Generally, more insight can be gained in filter order by using a nomograph (i.e., a graphical aid) rather than an equation (in the Butterworth case, Eq. 4.3.13). Nomographs derive their name from the Greek words nomos (law) and graphein (to write). They are literally graphical representations of equations and were introduced in 1891 by d'Ocagne and recently applied to filters by Kawakami. They form marvelous design aids as we shall soon see. The nomograph for Butterworth filters is shown in Fig. 4.4.3. A monograph on nomographs will not be presented here, but we shall utilize their results. The interested engineer will find it enlightening to review the theoretical basis of nomographs.
The procedure for determining filter order begins by first expressing the required frequency response in the form shown in Fig. 4.3.4a. The pertinent parameters equal:
Mp = maximum attenuation (in dB) in the passband
Ms = minimum attenuation (in dB) in the stopband
Os = normalized stopband frequency
Os = fs/fp = ws/wp
fp (or wp) = band-edge frequency of passband in Hz (or rad/sec) fs (or ws) = band-edge frequency of stopband in Hz (or rad/sec)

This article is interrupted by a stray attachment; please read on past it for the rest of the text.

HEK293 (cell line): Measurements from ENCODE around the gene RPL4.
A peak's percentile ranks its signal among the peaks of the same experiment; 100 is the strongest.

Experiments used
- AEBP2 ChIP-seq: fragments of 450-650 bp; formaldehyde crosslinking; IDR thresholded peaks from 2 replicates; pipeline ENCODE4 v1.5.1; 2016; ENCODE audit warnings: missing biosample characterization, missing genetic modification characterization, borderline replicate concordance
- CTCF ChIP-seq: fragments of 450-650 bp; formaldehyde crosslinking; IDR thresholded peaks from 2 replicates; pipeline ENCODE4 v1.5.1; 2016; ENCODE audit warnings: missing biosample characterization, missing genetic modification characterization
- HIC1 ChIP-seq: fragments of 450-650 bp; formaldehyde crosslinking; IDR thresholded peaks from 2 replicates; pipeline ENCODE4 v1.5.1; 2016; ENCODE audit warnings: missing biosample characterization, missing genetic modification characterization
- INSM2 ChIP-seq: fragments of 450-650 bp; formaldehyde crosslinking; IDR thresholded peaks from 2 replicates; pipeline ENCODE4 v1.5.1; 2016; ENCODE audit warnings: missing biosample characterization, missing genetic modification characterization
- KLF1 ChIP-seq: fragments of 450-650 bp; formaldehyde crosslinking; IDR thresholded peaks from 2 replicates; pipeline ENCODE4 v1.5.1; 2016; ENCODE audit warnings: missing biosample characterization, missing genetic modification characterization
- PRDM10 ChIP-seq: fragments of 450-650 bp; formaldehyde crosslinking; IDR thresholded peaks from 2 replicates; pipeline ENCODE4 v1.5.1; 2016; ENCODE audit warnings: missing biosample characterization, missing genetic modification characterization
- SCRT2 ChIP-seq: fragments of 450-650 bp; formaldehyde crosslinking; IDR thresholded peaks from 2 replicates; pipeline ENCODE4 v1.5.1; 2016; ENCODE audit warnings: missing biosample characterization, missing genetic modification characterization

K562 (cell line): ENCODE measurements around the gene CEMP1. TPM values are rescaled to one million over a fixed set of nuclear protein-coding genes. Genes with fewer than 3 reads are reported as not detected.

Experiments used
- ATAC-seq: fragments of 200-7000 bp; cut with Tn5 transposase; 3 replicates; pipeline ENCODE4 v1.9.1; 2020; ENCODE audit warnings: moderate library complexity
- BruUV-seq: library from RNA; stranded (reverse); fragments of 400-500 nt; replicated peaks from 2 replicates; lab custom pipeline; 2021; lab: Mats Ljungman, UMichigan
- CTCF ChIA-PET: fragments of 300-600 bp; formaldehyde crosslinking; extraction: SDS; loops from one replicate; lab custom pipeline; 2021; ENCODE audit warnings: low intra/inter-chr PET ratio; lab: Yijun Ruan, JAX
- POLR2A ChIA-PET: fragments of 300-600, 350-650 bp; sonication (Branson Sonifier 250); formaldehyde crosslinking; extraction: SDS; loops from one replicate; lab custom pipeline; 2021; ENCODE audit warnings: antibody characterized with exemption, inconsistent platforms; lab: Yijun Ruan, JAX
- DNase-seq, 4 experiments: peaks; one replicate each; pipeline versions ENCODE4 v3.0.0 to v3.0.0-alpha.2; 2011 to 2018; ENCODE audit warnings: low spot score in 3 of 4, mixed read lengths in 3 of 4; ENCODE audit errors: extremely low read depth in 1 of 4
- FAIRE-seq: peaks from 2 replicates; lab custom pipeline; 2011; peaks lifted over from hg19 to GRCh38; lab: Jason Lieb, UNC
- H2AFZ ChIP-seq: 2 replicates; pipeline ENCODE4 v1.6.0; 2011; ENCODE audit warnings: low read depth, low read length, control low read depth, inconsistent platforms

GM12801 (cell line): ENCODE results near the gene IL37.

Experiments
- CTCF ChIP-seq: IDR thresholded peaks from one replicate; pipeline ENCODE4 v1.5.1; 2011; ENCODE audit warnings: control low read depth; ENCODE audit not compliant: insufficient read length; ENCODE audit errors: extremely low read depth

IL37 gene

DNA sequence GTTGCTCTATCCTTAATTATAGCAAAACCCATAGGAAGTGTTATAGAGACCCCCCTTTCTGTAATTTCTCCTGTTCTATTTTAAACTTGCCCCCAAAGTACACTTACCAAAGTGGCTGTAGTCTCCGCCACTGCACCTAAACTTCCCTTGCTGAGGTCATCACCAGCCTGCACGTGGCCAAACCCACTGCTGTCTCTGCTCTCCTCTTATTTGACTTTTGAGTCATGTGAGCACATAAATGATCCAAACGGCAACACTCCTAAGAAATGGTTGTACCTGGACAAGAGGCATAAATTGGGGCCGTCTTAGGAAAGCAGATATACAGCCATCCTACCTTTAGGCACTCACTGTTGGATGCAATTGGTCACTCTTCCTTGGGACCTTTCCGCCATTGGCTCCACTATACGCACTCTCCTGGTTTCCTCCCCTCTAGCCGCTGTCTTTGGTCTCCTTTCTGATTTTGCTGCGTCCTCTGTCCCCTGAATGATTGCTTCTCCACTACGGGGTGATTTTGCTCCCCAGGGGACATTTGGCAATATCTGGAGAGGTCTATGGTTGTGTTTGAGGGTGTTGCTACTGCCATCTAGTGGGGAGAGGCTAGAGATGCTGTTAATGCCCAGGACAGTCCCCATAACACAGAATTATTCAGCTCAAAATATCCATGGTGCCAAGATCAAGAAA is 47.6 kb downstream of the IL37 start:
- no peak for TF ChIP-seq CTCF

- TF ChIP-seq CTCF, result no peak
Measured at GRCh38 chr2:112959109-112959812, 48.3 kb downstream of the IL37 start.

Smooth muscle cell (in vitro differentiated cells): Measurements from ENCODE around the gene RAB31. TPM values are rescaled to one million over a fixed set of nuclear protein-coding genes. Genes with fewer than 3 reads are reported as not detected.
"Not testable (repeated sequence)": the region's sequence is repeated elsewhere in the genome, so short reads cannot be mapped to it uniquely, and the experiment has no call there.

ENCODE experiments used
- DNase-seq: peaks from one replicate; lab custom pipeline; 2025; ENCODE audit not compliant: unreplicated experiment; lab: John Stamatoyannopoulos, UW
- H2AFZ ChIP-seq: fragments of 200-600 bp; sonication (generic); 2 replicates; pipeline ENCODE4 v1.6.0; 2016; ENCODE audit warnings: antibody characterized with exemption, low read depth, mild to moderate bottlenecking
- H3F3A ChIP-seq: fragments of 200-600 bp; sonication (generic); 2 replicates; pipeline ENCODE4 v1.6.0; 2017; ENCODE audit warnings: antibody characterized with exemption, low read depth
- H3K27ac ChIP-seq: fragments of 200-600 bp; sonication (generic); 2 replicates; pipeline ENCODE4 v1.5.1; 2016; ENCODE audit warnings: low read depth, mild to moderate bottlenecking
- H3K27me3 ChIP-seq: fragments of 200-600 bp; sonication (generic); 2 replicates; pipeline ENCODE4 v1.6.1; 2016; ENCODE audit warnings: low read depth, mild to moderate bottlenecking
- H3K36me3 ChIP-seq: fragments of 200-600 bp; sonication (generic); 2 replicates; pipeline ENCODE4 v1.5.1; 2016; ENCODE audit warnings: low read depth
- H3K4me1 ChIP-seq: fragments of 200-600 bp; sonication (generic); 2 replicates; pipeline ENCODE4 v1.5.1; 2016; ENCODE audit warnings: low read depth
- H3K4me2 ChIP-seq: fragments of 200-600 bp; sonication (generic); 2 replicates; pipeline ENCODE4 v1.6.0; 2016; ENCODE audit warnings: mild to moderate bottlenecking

This data is then entered on the nomograph as shown in Fig. 4.3.4b. A line is drawn through Mp (point P1) and Ms (point P2) until it intersects the graph at P3. A horizontal line is then drawn across the graph from P3. A vertical line is drawn through the stopband frequency Os. The horizontal line and vertical line intersect at P5. The minimum required filter order is given by the first curve lying above P5. After practice, this procedure will become second-nature to the engineer.
EXAMPLE 4.3.1 Determine the order required for a Butterworth filter to meet the specification shown in Fig. 4.3.5a using the Butterworth nomograph. Here 40 dB and 60 dB of rejection is required at frequencies of twice and three times the 1.25 dB bandwidth, respectively.
Solution To use the nomograph, we first write thatMp = 1.25 dB (at f = 1 KHz)
Ms1 = 40 dB (at f = 2 KHz), Os1 = 2 KHz/1 KHz = 2
Ms2 = 60 dB (at f = 3 KHz), Os2 = 3 KHz/1 KHz = 3
Entering this data on the nomograph as shown in Fig. 4.3.4b, we find n1 > 7 and n2 > 6. Thus, an eighth-order Butterworth filter is required.
© C.S. Lindquist, Active Network Design with Signal Filtering Applications, vol. 1, pp. 211-212, Steward & Sons, 1977.